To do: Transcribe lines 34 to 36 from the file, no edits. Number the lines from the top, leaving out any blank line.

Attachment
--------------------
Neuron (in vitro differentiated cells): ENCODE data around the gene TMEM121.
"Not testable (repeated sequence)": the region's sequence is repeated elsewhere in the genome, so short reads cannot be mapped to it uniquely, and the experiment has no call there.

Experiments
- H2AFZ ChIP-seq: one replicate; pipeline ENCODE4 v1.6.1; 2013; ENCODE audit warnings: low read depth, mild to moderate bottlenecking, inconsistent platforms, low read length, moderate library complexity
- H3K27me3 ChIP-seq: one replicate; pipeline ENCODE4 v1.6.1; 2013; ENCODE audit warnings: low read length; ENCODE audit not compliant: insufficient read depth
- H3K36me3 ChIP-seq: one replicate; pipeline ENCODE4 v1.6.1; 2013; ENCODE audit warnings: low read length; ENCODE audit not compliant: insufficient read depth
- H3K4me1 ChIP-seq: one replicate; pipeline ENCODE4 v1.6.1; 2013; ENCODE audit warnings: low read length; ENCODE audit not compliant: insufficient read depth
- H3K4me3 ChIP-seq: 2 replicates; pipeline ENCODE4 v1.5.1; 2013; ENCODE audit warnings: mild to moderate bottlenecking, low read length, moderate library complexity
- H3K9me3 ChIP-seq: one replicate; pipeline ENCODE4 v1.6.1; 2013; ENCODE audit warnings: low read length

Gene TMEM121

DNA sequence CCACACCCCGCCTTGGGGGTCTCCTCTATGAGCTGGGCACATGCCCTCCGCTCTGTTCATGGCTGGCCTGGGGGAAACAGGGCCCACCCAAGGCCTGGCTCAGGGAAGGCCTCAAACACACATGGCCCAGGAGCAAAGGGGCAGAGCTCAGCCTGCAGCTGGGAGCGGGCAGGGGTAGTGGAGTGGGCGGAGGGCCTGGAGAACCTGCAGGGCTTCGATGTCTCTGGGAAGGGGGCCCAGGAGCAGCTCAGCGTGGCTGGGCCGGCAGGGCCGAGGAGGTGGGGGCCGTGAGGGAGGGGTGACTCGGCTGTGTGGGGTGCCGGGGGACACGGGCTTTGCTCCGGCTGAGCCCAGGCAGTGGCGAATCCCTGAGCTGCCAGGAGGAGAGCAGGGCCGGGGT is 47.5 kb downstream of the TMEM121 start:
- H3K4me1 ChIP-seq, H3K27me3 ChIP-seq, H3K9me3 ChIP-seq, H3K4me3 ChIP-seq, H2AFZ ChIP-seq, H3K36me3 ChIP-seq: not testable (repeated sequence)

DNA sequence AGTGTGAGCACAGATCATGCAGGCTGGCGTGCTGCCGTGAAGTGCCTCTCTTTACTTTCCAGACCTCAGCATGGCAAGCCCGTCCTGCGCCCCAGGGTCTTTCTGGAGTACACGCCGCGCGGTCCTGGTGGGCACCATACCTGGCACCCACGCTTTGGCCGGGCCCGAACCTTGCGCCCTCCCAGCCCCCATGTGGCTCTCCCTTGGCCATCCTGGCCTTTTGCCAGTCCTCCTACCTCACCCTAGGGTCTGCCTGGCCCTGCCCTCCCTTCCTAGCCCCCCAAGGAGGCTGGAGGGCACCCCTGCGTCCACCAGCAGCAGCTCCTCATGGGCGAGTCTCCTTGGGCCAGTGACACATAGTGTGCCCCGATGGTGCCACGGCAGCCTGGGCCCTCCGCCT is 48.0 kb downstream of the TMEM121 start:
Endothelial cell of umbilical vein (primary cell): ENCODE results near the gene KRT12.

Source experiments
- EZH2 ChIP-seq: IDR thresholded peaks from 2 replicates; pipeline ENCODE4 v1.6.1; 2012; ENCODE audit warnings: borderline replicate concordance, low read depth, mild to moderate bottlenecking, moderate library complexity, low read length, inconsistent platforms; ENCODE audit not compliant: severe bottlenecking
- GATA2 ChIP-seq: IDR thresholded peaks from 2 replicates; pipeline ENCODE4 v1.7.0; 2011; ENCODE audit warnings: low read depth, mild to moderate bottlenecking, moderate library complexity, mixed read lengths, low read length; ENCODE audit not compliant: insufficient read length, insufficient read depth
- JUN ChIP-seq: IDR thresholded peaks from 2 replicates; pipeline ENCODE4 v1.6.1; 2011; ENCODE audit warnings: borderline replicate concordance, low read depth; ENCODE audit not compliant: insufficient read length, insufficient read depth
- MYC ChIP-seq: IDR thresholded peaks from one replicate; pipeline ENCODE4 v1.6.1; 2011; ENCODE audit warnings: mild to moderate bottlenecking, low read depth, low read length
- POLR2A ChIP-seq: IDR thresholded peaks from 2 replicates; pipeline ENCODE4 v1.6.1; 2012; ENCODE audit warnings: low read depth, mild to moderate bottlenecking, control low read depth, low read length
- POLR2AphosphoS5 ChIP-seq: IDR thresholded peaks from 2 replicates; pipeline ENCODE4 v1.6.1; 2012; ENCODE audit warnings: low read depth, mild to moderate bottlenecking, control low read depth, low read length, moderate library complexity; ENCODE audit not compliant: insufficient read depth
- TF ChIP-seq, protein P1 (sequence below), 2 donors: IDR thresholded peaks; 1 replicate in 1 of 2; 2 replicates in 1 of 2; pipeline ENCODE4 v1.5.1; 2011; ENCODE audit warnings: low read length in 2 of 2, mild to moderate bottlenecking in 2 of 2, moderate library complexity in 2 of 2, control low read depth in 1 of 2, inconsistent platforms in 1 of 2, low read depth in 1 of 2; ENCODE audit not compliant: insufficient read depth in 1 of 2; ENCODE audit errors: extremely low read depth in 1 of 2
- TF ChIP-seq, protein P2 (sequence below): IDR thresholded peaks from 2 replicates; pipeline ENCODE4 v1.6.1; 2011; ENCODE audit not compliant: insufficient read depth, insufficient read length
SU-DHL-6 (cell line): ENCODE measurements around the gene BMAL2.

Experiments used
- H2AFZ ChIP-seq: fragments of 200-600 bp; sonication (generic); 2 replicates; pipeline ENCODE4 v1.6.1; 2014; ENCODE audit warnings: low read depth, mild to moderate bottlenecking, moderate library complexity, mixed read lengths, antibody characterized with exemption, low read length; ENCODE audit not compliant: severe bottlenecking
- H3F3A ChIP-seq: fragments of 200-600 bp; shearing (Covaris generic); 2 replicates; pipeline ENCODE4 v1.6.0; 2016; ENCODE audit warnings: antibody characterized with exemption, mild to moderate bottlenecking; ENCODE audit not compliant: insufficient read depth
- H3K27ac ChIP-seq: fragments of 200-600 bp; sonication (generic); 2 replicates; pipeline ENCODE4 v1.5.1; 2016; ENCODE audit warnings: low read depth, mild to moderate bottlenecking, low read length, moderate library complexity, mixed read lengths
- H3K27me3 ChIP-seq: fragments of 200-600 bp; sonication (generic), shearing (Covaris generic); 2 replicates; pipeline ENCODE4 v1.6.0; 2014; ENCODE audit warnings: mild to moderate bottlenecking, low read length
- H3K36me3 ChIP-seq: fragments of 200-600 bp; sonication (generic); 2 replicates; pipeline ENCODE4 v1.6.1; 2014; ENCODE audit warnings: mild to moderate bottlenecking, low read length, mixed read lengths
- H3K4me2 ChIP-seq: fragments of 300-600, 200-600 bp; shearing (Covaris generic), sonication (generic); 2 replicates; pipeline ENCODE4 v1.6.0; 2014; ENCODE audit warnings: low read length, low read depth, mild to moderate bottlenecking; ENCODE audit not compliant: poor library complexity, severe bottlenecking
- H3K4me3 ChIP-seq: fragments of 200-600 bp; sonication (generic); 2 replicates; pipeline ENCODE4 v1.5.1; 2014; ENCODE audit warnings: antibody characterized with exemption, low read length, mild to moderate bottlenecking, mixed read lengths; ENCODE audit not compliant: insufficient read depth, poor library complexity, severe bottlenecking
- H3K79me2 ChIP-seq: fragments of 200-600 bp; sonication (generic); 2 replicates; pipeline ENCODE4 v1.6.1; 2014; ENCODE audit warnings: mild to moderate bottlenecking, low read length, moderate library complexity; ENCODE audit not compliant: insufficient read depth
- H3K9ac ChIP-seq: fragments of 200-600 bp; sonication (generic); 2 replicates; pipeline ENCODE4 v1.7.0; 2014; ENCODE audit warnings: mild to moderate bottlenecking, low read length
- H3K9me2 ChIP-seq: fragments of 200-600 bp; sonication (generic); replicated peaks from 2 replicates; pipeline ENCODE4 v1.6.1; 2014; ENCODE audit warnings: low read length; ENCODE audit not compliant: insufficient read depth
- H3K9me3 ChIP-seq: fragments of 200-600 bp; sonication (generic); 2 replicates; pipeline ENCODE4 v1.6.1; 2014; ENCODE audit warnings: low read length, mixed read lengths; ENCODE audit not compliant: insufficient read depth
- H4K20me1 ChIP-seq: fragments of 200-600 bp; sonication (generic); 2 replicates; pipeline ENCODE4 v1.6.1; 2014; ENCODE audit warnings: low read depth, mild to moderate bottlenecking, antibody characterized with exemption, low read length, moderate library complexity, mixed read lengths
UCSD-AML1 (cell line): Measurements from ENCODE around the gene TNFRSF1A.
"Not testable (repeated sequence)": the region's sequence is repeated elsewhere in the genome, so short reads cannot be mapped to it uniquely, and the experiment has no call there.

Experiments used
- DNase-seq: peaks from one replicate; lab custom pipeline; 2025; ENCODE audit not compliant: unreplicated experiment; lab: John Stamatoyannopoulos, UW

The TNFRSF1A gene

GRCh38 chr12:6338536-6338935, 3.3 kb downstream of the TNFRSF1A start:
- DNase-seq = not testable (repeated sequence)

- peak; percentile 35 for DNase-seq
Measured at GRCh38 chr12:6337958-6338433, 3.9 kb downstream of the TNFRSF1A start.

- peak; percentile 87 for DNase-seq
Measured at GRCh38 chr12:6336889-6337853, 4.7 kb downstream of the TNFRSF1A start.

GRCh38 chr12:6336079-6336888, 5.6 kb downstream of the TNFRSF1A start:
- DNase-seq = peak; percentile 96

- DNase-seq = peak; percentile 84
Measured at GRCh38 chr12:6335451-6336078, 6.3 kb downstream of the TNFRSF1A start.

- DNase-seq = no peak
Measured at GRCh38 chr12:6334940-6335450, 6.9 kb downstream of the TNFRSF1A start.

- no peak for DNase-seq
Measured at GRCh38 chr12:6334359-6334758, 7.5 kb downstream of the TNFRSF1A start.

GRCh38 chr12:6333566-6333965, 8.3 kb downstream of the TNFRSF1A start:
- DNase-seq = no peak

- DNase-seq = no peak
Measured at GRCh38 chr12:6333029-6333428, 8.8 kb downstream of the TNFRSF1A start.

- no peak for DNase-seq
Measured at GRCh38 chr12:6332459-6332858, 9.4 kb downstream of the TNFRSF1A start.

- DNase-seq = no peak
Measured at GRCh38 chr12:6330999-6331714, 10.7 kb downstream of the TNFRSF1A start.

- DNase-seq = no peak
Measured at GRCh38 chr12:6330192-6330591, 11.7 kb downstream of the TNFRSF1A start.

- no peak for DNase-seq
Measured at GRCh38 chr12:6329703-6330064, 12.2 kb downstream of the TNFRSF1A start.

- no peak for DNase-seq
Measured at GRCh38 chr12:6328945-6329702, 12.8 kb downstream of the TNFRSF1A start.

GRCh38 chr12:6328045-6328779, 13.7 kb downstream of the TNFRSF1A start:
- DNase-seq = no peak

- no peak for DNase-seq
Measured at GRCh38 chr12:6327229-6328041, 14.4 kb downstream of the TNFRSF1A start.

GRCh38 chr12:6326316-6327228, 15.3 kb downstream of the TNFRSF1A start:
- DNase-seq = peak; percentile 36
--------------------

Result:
- H3K9ac ChIP-seq: fragments of 200-600 bp; sonication (generic); 2 replicates; pipeline ENCODE4 v1.7.0; 2014; ENCODE audit warnings: mild to moderate bottlenecking, low read length
- H3K9me2 ChIP-seq: fragments of 200-600 bp; sonication (generic); replicated peaks from 2 replicates; pipeline ENCODE4 v1.6.1; 2014; ENCODE audit warnings: low read length; ENCODE audit not compliant: insufficient read depth
- H3K9me3 ChIP-seq: fragments of 200-600 bp; sonication (generic); 2 replicates; pipeline ENCODE4 v1.6.1; 2014; ENCODE audit warnings: low read length, mixed read lengths; ENCODE audit not compliant: insufficient read depth